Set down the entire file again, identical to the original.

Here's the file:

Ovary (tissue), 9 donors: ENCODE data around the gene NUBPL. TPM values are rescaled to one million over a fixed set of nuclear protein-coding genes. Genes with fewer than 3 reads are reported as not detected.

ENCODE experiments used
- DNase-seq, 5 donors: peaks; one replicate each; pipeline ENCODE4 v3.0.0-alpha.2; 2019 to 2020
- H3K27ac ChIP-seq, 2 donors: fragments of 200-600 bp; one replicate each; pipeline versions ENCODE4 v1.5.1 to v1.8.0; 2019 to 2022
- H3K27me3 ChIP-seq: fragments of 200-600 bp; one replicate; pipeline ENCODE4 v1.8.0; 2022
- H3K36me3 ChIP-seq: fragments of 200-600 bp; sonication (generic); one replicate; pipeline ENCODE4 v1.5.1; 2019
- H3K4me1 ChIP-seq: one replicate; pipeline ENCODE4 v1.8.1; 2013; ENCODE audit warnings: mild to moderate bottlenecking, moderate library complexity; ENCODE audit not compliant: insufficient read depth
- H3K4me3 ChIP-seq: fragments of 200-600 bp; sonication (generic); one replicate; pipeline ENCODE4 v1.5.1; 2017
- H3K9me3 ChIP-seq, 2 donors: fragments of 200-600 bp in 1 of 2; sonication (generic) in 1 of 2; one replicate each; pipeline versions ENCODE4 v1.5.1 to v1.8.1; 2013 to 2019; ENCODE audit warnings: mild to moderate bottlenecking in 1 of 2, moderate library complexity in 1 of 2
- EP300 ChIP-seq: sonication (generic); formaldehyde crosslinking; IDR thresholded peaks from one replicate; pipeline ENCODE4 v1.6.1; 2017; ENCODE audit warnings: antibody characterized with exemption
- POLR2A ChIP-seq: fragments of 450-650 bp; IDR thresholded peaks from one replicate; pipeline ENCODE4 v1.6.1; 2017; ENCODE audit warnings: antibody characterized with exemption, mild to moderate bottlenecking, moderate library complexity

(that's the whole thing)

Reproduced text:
Ovary (tissue), 9 donors: ENCODE data around the gene NUBPL. TPM values are rescaled to one million over a fixed set of nuclear protein-coding genes. Genes with fewer than 3 reads are reported as not detected.

ENCODE experiments used
- DNase-seq, 5 donors: peaks; one replicate each; pipeline ENCODE4 v3.0.0-alpha.2; 2019 to 2020
- H3K27ac ChIP-seq, 2 donors: fragments of 200-600 bp; one replicate each; pipeline versions ENCODE4 v1.5.1 to v1.8.0; 2019 to 2022
- H3K27me3 ChIP-seq: fragments of 200-600 bp; one replicate; pipeline ENCODE4 v1.8.0; 2022
- H3K36me3 ChIP-seq: fragments of 200-600 bp; sonication (generic); one replicate; pipeline ENCODE4 v1.5.1; 2019
- H3K4me1 ChIP-seq: one replicate; pipeline ENCODE4 v1.8.1; 2013; ENCODE audit warnings: mild to moderate bottlenecking, moderate library complexity; ENCODE audit not compliant: insufficient read depth
- H3K4me3 ChIP-seq: fragments of 200-600 bp; sonication (generic); one replicate; pipeline ENCODE4 v1.5.1; 2017
- H3K9me3 ChIP-seq, 2 donors: fragments of 200-600 bp in 1 of 2; sonication (generic) in 1 of 2; one replicate each; pipeline versions ENCODE4 v1.5.1 to v1.8.1; 2013 to 2019; ENCODE audit warnings: mild to moderate bottlenecking in 1 of 2, moderate library complexity in 1 of 2
- EP300 ChIP-seq: sonication (generic); formaldehyde crosslinking; IDR thresholded peaks from one replicate; pipeline ENCODE4 v1.6.1; 2017; ENCODE audit warnings: antibody characterized with exemption
- POLR2A ChIP-seq: fragments of 450-650 bp; IDR thresholded peaks from one replicate; pipeline ENCODE4 v1.6.1; 2017; ENCODE audit warnings: antibody characterized with exemption, mild to moderate bottlenecking, moderate library complexity